China's propaganda machine went into full gear as it sets its sights on foreign economic forecasters who are continuing to profess slower economic growth for the nation. Is the West is picking on China again? Creating all this negative publicity?
People's Daily: - Among a number of foreign investment banks and international media, prophets of doom on the Chinese economy have begun to find their voices once more.Are the Western analysts just "prophets of doom" hyping up the China-slowdown story? While a severe recession in China remains an unlikely outcome, there is no question we are seeing PRC face some serious headwinds.
How should we view this negative publicity, and what is China's current economic situation? On March 5, Xu Shaoshi, head of the National Development and Reform Commission made clear that the Chinese economy has made a good start to the year and that future prospects are favorable. On the sidelines of the "two sessions" - the annual sessions of the National People's Congress (NPC) and the Chinese People's Political Consultative Conference (CPPCC) - reporters interviewed NPC deputies and CPPCC members.
First of all it is well known that many of China's insiders, analysts working for Chinese organizations, seem to be just as bearish on China's economic expansion as their counterparts abroad. Moreover, key economic data continue to indicate that growth is below expectations - see the latest export figures for example. And while one could debate the veracity of such data due to seasonal effects and other biases, it's harder to argue with the markets. Commodities that are sensitive to China's industrial demand, particularly iron ore (see chart), steel (see chart), and copper (chart below) have been hit unusually hard. Clearly something is wrong here.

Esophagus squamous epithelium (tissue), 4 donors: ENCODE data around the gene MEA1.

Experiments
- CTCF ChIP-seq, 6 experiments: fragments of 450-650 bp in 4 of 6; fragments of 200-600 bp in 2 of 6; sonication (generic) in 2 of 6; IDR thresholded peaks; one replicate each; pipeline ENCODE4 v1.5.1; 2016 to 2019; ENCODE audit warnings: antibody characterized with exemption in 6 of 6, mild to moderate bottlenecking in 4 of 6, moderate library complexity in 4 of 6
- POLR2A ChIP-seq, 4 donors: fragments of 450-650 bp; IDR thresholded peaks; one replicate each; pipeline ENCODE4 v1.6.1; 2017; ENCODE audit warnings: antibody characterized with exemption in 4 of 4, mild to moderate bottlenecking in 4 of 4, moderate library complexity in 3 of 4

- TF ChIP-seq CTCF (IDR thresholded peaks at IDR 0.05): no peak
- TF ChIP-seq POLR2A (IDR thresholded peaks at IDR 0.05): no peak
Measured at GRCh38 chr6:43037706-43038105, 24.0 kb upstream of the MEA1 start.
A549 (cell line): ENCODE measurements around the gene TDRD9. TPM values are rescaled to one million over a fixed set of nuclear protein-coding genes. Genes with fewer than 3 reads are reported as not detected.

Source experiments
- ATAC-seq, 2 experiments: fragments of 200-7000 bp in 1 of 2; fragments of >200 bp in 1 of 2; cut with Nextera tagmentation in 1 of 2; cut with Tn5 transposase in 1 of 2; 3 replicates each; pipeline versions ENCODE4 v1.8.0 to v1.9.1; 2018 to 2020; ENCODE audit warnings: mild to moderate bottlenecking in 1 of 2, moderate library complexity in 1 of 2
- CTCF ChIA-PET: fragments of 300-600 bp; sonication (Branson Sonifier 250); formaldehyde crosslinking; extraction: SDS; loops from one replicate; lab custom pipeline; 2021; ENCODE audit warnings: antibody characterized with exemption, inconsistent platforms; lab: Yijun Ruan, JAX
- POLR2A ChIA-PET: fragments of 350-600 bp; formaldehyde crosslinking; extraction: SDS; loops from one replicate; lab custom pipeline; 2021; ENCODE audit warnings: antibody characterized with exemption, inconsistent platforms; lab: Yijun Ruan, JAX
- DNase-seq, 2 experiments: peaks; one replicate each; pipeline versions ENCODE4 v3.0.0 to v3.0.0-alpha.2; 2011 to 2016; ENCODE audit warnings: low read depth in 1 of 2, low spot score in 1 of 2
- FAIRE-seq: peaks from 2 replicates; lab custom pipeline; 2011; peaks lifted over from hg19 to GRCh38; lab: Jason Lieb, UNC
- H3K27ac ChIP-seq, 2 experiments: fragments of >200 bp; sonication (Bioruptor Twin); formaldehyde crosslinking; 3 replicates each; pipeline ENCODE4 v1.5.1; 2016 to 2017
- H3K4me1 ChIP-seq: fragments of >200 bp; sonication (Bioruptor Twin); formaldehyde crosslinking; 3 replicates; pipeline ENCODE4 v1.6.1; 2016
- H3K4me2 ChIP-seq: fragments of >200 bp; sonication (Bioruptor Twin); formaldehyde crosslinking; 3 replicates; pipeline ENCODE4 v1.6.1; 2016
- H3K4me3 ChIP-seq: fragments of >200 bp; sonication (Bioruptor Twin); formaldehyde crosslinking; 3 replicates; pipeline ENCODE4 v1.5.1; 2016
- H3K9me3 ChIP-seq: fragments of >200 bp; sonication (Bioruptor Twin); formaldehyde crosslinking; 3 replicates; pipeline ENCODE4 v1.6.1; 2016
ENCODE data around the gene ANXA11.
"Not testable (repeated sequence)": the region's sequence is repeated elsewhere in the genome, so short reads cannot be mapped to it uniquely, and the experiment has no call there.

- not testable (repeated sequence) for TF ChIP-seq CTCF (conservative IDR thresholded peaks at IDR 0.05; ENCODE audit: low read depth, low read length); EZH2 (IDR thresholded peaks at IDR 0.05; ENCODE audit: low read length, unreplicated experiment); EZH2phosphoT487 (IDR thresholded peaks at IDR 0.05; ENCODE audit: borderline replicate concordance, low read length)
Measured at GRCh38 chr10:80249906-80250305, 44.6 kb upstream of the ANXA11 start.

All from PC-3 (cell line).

China's authorities certainly have the wherewithal to stabilize growth through either fiscal or monetary stimulus. They've done it before. The central government however has been trying to wean the country from both in order to contain the buildup of market bubbles in areas such as wealth management ($6 trillion shadow banking balance sheet), corporate credit, and real estate. And if all was well with the nation's economy, Beijing would be staying the course here.
Lately however China's central bank has become quite accommodative. It stopped appreciating the yuan - in fact the currency has been allowed to depreciate (see chart) to help the nation's exporters. It is also allowing short term rates to decline. Some of that decline is due to falling demand, as banks pull back on lending into certain sectors. Partially it is the result of PBoC injecting liquidity via unsterilized dollar purchases (yuan sales). Whatever the case, the outcome is a sharp decline in interbank rates - a loosening monetary stance.
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One could debate the reasons for each of these trends. But taken as a whole, it is hard to argue that it is business as usual in China - even if Xu Shaoshi made it perfectly "clear that the Chinese economy has made a good start to the year and that future prospects are favorable."
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